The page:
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On average, Wayfair claims that 20c of every $1 of large and bulky items sold online goes to fulfilment and delivery. Wayfair’s CastleGate supply chain aims to cut this cost. Since 2013, the company has acquired an NVOCC licence and built out ~20m sqft of warehousing and 9 consolidation centers across Asia to ship products quicker and cheaper for suppliers and end customers.

However, the penetration of CastleGate seems to have stagnated at ~20% of total sales and the company has stopped reporting CastleGate penetration. Suppliers don't seem to be storing as much inventory in Wayfair's FCs as expected. This is important because CastleGate items are 20% cheaper with 50% faster delivery than drop shipped items and seem to be a core factor of the long-term investment thesis.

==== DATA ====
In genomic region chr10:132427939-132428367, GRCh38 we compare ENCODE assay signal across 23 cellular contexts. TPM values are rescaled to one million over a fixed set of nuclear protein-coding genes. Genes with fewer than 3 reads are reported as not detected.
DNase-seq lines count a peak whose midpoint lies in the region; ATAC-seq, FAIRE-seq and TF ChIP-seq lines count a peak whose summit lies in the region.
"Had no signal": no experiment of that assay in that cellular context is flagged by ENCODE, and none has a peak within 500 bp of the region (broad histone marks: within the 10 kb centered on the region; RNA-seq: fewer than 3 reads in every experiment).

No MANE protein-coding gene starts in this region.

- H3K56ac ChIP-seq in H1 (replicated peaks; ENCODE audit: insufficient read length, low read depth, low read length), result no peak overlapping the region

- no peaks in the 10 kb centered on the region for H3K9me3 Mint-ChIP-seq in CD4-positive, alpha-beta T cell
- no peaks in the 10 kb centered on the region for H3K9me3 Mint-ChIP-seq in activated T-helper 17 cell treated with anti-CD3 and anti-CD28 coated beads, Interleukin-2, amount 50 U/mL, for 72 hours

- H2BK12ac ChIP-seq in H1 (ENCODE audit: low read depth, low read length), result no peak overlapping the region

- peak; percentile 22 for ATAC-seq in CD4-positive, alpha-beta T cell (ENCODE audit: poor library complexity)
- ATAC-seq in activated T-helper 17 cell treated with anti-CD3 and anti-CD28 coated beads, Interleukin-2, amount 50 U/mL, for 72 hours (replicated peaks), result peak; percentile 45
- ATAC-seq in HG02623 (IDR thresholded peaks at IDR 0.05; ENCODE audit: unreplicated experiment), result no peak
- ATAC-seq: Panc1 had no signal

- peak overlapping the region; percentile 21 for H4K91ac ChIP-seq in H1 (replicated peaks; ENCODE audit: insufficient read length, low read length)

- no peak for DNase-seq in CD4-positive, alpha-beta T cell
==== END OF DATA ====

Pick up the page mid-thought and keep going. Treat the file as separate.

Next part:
Over the last few months, we’ve interviewed multiple furniture suppliers to understand how a bulky item flows from a Far East manufacturing facility to a US customer. This value chain breakdown walks through each step of shipping a 20ft container of large, bulky items from Ho Chi Minh to New Jersey within CastleGate compared to a traditional drop shipping network. 

Over the coming weeks, we also plan to publish a supplier survey on how they use CastleGate and potential limitations to CastleGate adoption. We will also break down the unit economics from a supplier perspective of shipping an item through three competing channels: CastleGate, drop shipped on Wayfair, or via Amazon / other competing brick and mortar retailers. This will help us to understand the value of CastleGate and any potential competitive advantage Wayfair has selling large and bulky items.

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